Censoring Language as Offensive Violates the Constitution
The concept that language and actions should be censored or banned outright by public schools and public spaces because some persons may be offended violates the U.S. Constitution in many ways.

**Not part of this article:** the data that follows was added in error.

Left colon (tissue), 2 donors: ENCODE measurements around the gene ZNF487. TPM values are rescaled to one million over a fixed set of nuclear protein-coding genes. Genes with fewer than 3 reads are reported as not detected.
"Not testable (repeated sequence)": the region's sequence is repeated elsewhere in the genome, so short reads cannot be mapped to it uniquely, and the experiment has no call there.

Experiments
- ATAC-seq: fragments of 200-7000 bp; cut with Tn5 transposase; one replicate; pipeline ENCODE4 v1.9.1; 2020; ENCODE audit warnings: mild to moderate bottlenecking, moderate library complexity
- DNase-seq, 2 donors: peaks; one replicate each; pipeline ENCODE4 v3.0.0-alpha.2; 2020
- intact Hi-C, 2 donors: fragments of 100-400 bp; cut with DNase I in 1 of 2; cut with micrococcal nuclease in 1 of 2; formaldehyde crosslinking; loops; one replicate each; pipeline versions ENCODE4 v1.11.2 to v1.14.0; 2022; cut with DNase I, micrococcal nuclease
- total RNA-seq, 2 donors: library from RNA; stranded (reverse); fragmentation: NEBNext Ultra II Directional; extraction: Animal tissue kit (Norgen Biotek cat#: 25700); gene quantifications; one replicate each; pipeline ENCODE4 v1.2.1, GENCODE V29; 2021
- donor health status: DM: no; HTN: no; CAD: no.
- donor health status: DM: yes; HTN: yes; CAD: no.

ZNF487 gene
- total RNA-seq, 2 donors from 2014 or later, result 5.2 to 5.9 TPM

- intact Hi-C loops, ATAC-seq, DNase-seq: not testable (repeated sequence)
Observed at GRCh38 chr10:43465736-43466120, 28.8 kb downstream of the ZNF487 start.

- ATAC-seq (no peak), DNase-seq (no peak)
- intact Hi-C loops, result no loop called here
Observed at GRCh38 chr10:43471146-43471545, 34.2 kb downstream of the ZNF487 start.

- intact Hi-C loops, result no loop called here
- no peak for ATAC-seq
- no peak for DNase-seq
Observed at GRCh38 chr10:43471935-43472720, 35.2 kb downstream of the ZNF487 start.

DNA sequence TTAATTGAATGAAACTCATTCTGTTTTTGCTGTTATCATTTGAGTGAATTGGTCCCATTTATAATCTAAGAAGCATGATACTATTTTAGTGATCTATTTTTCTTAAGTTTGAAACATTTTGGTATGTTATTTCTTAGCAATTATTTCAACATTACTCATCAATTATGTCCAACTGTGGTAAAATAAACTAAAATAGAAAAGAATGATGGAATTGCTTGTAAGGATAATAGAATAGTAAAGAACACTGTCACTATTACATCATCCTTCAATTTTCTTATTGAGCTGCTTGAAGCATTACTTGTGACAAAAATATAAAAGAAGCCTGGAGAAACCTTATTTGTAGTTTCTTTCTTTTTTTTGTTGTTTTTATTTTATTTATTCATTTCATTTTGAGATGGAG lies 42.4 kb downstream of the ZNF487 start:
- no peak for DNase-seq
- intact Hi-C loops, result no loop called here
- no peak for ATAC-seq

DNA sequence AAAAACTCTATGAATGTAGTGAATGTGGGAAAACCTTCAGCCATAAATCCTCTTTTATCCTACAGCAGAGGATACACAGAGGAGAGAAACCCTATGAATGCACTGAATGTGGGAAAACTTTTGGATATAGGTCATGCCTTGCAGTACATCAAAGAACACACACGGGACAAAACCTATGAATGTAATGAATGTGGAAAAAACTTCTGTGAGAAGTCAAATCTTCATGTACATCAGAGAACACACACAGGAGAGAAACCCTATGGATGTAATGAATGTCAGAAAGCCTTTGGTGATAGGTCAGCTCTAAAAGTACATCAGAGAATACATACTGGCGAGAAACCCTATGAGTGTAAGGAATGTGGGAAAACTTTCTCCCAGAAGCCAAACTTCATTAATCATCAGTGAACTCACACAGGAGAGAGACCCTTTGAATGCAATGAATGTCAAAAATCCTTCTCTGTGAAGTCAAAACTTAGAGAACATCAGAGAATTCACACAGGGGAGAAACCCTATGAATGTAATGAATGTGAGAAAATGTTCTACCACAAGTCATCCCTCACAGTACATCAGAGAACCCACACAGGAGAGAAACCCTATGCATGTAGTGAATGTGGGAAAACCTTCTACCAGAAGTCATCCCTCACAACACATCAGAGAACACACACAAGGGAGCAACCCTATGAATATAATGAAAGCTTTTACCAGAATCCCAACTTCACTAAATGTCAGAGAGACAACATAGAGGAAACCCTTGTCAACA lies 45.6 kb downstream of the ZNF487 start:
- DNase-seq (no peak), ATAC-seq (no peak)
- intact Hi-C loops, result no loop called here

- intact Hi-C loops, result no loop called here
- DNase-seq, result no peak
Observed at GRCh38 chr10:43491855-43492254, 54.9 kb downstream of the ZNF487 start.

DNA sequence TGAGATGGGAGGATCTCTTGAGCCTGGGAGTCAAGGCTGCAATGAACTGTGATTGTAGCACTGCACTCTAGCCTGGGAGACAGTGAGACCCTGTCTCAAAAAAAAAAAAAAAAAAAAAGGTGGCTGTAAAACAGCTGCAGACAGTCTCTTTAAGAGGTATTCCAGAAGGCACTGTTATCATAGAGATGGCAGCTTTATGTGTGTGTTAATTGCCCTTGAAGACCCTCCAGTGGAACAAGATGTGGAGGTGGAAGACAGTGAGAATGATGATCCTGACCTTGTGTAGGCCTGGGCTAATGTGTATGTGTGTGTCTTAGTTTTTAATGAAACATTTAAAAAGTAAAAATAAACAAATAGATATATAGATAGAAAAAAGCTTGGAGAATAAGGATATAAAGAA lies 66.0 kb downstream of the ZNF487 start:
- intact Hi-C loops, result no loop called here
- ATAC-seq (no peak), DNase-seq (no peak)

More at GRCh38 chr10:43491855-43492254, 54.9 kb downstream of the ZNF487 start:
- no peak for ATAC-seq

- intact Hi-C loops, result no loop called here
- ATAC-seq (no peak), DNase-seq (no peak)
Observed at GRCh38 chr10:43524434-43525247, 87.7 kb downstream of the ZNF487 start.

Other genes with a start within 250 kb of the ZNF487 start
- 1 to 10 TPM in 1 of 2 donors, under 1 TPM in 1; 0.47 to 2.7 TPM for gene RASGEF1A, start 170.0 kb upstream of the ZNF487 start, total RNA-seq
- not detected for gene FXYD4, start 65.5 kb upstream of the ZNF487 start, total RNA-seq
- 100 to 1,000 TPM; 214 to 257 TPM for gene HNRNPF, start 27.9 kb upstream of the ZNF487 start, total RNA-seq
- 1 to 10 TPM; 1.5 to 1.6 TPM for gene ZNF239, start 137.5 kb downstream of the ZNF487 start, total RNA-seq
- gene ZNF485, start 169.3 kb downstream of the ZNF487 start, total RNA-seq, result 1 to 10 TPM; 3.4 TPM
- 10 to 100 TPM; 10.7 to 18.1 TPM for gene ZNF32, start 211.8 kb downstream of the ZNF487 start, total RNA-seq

One, the most obvious one, is that it allows a tiny group of people to say they are offended and thereby censor the language of others. The First Amendment does not say that the freedom of speech can be infringed by somebody claiming to be offended by the exercise of someone else’s speech. This standard of personal feeling is not written anywhere into any right protected by the Constitution. Feelings are not relevant — they simply are not mentioned as variables that influence legislation. If they were, people should have the power to shut down government regulations because they were offended by them. But, curiously, those who promote using the concept of personal offense never speak of limiting government, only limiting the people. – READ MORE